It says that he was an “eloquent man.” Now, the word in the Greek is a very different word. It is foreign to the Bible except for this verse. It doesn’t occur anywhere else. And what it means is this: it combines the idea of learning and eloquence. He not only was a fluid, most eloquent orator but his content was Class A. That’s what the word means. He was a learned and eloquent man. And, in fact, this indicates not only his knowledge but it also indicates his ability to communicate. He was a – he was probably without equal as a speaker.

You say, “Was he greater than Paul?” Well, very possibly he was a greater preacher than Paul. And Paul said to the Corinthians, in I Corinthians 2:1, “I, Brethren, when I came to you came not with excellency of speech.” And Paul never did really value his preaching ability. It’s interesting. I don’t know if you ever read this verse. Interesting. In 2 Corinthians 10:10, it says, “His letters, say they, are weighty and powerful; but his bodily presence is weak and his speech contemptible.”

So he was a lot better writer than he was a body, and he was an even better body than he was a speaker. Now, and that’s an interesting little insight into the possibility that Paul, perhaps, was not as great an orator as was Apollos. And I’m only making the comparison because I want you to know the stature of this man. He was without peer, as far as we could see in the New Testament, as a preacher, as a speaker. An eloquent, learned man.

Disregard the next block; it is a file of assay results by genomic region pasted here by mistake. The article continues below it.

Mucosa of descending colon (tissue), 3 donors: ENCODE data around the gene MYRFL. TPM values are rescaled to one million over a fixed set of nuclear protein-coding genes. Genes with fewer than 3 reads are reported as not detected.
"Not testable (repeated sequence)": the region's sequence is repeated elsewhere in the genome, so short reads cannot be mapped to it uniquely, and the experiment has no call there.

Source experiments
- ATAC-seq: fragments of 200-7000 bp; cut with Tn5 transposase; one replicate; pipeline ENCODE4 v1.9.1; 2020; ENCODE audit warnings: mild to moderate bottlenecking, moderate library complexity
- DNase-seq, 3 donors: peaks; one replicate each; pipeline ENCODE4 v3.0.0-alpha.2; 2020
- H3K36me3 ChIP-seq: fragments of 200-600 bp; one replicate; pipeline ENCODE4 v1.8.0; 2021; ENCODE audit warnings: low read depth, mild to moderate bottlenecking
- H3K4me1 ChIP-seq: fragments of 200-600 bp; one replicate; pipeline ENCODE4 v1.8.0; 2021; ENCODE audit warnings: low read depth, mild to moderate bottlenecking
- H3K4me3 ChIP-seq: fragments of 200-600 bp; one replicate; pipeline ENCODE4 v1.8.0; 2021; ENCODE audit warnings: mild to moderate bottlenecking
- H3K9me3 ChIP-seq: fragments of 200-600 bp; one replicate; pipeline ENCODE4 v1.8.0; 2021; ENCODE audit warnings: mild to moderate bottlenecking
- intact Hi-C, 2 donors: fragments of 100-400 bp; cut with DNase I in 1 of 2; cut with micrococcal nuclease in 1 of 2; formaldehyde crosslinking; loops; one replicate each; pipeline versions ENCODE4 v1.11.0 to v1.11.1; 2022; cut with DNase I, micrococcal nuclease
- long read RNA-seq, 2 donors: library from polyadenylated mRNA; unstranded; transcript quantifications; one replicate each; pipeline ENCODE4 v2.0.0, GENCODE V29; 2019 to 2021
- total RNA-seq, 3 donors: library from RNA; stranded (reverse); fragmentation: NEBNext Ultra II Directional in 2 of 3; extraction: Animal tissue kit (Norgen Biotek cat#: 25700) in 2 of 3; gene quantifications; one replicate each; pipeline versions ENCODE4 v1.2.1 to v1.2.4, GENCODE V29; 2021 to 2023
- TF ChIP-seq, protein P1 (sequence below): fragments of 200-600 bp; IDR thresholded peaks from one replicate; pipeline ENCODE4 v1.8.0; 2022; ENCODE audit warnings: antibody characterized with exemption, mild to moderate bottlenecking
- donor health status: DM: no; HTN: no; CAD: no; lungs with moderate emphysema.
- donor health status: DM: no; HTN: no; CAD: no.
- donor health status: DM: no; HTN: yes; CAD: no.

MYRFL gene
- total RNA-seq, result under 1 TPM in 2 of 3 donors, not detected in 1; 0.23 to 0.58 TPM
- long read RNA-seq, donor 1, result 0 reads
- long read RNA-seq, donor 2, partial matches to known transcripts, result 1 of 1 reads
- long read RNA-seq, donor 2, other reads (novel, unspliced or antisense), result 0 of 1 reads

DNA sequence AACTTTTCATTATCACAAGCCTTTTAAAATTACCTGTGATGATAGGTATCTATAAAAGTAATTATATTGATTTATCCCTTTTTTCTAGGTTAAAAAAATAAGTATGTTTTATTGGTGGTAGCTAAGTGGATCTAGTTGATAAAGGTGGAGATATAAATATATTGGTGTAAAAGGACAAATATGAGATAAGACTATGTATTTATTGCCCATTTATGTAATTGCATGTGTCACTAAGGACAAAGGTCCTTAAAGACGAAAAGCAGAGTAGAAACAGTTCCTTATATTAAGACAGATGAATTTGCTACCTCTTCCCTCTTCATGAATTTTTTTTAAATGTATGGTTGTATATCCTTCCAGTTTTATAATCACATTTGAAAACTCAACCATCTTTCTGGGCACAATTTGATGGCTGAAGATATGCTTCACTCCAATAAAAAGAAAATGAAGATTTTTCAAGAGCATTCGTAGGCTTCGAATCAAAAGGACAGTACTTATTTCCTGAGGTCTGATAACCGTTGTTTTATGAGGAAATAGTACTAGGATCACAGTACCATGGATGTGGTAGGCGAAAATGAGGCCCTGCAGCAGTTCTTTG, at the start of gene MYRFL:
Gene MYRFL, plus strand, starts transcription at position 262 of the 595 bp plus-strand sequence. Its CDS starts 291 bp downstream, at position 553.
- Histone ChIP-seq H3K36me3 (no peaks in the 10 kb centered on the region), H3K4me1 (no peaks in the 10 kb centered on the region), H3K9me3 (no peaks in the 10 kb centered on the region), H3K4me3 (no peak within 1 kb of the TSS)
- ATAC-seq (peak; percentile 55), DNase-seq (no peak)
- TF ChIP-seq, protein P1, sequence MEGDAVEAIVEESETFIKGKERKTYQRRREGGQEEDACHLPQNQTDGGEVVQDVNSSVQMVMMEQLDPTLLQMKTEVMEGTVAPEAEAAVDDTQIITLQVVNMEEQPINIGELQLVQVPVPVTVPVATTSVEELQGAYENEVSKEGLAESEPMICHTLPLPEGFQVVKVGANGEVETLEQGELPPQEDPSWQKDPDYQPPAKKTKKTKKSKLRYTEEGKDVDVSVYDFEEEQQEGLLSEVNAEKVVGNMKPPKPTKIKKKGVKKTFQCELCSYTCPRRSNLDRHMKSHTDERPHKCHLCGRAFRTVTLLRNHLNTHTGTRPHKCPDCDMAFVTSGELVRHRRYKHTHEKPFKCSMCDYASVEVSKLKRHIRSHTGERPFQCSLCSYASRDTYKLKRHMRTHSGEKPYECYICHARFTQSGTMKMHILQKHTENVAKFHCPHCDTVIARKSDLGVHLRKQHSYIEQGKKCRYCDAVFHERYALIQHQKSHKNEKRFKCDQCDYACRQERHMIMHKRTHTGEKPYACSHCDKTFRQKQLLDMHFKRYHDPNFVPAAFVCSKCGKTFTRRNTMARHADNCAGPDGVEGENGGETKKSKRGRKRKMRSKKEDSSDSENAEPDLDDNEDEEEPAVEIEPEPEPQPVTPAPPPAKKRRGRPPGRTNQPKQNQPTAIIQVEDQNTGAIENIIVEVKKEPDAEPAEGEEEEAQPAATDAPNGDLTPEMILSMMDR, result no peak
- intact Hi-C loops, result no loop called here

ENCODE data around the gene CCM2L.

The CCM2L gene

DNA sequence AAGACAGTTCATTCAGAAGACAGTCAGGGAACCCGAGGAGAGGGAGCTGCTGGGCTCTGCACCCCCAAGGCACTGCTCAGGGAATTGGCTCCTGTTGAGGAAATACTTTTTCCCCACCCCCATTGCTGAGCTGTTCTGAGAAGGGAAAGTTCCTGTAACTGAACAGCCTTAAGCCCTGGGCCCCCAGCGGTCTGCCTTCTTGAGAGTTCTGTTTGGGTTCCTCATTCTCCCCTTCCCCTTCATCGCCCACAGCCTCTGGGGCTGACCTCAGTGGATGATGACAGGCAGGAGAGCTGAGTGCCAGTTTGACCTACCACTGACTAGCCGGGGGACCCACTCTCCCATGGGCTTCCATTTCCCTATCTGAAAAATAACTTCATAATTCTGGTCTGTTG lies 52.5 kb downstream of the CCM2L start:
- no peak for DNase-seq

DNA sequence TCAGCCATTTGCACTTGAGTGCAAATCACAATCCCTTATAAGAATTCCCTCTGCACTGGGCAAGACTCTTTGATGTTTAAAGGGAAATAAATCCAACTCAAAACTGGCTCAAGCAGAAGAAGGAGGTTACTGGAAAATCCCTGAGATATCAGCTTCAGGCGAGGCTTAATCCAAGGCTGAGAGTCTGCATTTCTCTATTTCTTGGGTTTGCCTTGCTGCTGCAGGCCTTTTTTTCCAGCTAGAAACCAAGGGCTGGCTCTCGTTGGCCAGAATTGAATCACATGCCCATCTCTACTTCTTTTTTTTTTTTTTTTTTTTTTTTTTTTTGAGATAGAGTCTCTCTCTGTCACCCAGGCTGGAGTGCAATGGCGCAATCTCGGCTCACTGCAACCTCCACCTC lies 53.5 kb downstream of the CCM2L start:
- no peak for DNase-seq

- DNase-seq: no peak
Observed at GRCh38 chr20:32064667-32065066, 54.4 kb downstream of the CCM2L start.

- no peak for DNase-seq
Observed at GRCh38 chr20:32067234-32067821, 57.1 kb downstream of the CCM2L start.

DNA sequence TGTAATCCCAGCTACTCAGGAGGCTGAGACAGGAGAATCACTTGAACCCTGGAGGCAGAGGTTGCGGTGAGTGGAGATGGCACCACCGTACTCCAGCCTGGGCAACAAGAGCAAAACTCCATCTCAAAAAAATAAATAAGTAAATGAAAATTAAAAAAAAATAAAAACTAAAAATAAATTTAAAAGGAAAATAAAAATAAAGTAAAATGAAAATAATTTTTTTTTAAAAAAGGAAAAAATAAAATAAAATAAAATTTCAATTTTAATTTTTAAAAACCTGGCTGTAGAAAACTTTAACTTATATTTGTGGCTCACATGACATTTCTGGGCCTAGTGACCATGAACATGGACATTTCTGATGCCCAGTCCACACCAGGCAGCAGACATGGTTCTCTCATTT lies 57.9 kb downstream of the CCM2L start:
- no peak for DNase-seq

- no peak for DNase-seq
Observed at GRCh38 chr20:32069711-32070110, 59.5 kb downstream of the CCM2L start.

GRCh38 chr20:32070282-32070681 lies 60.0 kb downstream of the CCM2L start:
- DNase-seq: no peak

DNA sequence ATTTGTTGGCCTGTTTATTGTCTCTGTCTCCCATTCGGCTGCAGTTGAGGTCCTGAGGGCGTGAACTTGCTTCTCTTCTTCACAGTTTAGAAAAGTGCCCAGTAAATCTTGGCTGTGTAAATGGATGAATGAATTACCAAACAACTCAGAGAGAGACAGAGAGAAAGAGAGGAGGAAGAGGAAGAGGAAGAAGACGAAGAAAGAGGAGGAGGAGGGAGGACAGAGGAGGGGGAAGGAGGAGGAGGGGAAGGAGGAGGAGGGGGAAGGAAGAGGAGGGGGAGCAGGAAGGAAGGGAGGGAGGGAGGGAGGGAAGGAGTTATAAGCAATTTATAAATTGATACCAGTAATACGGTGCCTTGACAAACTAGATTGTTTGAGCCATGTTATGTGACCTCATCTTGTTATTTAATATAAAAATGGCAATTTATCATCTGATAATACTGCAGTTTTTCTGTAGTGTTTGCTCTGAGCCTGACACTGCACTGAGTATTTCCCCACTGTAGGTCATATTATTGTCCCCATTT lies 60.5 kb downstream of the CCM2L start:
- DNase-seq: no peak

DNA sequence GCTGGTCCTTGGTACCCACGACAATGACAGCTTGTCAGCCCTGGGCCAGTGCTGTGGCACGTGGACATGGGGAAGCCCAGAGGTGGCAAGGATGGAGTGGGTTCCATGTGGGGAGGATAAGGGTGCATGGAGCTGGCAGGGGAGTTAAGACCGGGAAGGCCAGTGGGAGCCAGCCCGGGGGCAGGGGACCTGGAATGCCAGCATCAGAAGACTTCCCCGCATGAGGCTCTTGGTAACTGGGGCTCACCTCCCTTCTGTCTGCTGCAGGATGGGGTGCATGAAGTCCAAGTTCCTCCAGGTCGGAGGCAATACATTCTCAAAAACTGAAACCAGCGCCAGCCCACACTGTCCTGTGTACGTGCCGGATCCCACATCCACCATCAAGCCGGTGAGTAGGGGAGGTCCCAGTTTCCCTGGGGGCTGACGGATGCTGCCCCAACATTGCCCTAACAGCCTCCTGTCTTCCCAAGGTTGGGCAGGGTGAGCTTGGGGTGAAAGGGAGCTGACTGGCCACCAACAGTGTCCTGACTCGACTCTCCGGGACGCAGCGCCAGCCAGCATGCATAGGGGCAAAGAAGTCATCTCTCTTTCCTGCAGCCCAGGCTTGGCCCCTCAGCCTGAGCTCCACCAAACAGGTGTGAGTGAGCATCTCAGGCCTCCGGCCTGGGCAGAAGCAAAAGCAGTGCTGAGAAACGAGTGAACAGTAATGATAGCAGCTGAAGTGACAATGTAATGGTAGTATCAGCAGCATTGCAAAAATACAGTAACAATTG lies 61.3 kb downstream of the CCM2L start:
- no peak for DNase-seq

Now, I want you to know something else about him. Oh, what a man he is. If you young men want to pattern your life after somebody, just really get a grip on Apollos. And if God’s given you these kind of abilities and aptitudes, follow in his path.

He was an eloquent man. And I love this, “and mighty in the Scriptures.” What a statement. What a statement. Powerful in the Scriptures. Dunatos, from which we get the word dynamite.